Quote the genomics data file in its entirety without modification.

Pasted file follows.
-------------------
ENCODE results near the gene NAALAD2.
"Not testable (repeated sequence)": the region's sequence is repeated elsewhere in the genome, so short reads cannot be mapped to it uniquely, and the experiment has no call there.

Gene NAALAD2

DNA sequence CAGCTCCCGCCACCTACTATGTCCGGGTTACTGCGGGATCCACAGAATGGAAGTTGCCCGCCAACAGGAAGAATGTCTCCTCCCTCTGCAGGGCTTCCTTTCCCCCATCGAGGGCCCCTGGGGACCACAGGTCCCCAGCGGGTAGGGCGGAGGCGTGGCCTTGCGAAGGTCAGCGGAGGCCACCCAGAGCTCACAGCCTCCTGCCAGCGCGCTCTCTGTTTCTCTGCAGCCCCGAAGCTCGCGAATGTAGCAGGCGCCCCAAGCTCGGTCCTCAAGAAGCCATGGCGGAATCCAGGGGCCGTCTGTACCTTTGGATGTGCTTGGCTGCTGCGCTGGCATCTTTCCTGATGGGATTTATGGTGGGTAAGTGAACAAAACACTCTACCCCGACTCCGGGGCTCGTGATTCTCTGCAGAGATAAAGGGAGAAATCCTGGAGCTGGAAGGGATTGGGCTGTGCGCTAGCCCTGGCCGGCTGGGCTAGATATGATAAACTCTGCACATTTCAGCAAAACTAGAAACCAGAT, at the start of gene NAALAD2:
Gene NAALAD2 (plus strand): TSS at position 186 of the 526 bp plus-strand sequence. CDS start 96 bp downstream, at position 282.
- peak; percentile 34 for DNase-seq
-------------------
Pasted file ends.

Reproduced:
ENCODE results near the gene NAALAD2.
"Not testable (repeated sequence)": the region's sequence is repeated elsewhere in the genome, so short reads cannot be mapped to it uniquely, and the experiment has no call there.

Gene NAALAD2

DNA sequence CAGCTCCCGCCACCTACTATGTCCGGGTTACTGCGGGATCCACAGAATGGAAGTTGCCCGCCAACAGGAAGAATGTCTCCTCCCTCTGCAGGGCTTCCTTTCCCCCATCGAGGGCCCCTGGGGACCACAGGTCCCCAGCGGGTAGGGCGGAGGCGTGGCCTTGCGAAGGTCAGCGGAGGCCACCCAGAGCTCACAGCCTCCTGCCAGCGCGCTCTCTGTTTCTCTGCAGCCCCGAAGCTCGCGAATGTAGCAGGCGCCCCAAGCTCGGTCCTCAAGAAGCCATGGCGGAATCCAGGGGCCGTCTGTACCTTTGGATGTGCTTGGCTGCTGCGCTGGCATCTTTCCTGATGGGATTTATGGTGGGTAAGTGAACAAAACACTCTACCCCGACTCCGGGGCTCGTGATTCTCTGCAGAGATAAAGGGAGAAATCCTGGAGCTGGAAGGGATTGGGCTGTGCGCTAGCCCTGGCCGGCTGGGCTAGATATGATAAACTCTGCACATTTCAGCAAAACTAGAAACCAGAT, at the start of gene NAALAD2:
Gene NAALAD2 (plus strand): TSS at position 186 of the 526 bp plus-strand sequence. CDS start 96 bp downstream, at position 282.
- peak; percentile 34 for DNase-seq